I’ve always been fascinated with the interplay of color, value and visual texture of mosaics, especially those created by artists such as Sonia King. Back in 1997, a book called Machine Embroidery: Stitched Patterns by Valerie Campbell-Harding was published by Quilters’ Resource Inc. The cover photos fascinated me – mosaics in fabric!
There wasn’t a lot of info about this specific technique in the book – the emphasis is on giving TONS of inspiration and jumping-off points for further exploration – but there was enough to point me in the right direction. I’ve been playing with what I refer to as “Mosaic Fabric” off and on ever since.
Below is a brief tutorial I prepared for the Lakeshore Fiber Artists back in August of 2008.
This is an exercise in combining colors and textures.
One of the keys to a pleasing result is to have a unifying principle around which to build your collection of fabrics – a reason that these fabric belong at the same party.
By the same token, diversity is necessary in order to keep the party interesting.
Color, value, saturation and visual texture are all elements that can be used to build unity and diversity.
The resulting fabric can have high internal contrast or low internal contrast, depending on the fabrics that you have used.
If this is new to you, analogous colors (side-by-side on the color wheel) will be easiest to work with, but feel free to mix it up!
Thread choice can also have a lot of impact. I enjoy the sheen and ease of use of high quality trilobal poly such as Isacord Machine Embroidery Thread or Rainbows (variegated) from Superior Threads. Metallic thread may also be quite striking, but it can be tricky to use.
- Cut lightweight gridded fusible interfacing a couple of inches larger than you need your finished piece of fabric to be. If desired, Pellon Décor Bond (does not have a grid) can be used for greater durability. A grid is not mandatory, but I’d advise drawing a least a couple of guidelines to help keep the fabrics aligned.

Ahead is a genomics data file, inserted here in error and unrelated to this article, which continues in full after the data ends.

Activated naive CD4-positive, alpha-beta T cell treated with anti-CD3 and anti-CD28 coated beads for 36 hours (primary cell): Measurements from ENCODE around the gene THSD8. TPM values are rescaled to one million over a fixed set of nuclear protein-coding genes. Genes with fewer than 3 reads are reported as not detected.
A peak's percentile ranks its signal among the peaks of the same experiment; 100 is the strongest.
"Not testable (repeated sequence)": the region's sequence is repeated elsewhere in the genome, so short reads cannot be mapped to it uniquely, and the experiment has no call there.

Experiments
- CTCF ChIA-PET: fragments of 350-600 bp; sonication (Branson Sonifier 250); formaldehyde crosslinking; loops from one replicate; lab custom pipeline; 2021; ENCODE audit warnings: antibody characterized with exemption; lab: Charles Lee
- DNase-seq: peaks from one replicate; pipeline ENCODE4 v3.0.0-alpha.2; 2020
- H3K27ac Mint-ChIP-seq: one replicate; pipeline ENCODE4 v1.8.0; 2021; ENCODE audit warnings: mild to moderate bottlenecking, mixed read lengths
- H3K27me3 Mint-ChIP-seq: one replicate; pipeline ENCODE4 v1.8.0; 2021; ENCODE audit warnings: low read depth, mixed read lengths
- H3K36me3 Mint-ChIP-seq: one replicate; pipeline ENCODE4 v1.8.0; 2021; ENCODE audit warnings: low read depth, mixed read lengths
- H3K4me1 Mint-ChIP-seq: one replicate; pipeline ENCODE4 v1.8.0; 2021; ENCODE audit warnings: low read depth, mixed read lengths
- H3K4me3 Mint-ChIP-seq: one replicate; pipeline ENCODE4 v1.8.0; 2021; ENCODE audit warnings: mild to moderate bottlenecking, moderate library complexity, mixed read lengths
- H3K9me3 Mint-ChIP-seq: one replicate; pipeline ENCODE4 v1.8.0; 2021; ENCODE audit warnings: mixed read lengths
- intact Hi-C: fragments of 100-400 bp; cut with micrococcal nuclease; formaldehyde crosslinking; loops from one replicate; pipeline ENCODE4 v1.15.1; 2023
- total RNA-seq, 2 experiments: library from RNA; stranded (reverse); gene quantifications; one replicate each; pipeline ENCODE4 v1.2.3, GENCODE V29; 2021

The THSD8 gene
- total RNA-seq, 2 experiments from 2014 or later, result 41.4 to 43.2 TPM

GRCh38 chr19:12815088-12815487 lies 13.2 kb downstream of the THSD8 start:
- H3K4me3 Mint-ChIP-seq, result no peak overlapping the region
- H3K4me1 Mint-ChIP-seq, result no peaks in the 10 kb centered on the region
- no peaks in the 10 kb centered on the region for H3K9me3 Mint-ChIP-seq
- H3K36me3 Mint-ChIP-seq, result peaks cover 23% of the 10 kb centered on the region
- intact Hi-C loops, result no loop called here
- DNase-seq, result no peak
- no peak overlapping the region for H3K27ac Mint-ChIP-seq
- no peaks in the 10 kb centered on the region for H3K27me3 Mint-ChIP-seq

- Lay the interfacing down so that the fusible side is up–the grid will be facing away from you, but you should still be able to see the lines. Slide some white paper underneath the interfacing if your table is so dark that the lines don’t show through.
- Using the grid as a guide, cover the interfacing with squares of various coordinating fabrics, all cut to the same size. I generally base my designs on 2”, 2 ¼”, 2 ½” or 3” squares; all squares in a given piece of my mosaic fabric start out the same size.
- Check to make sure the entire surface of the interfacing has been covered; the squares should meet edge to edge, with little or no overlap. The lines on the interfacing should help keep you working in straight rows.
- With a dry iron, fuse the squares in place. Don’t worry if you occasionally see a sliver of interfacing.
- Set your machine to auto-lock your stitches, if possible. With a multi-step zigzag set at a width of 6.0 and length of 2.0, stitch over the raw edges between all the rows of squares, creating a vertical and horizontal grid of stitching. Note: you are not sewing a regular seam; instead, the stitching should straddle the butted edges of the squares.
- Cut down through each vertical row of squares. This cut can be through the middle of the squares, or it can be an asymmetrical cut. Keep all cuts parallel to the vertical lines of stitching.
- Shuffle the vertical rows. In addition to shuffling their order, you may wish to off-set the tops and bottoms of each row. This will create a little waste, but it makes an even more interesting pattern. Try not to offset the rows by more than ¼ the width of the original squares. Alternate directions when off-setting; don’t make stairs.
- Stitch the vertical rows together with the same multi-step zigzag you used before, butting up the raw edges against each other and centering the zigzag where the raw edges meet.
- Square up the irregular edges, and repeat steps 7-9 in the horizontal direction: cutting, shuffling, and stitching.
- Trim up the edges of your newly constructed mosaic fabric and enjoy the fabulous results!
The finished fabric is fun to use in all kinds of projects. Here are just a few of the ways I’ve used it: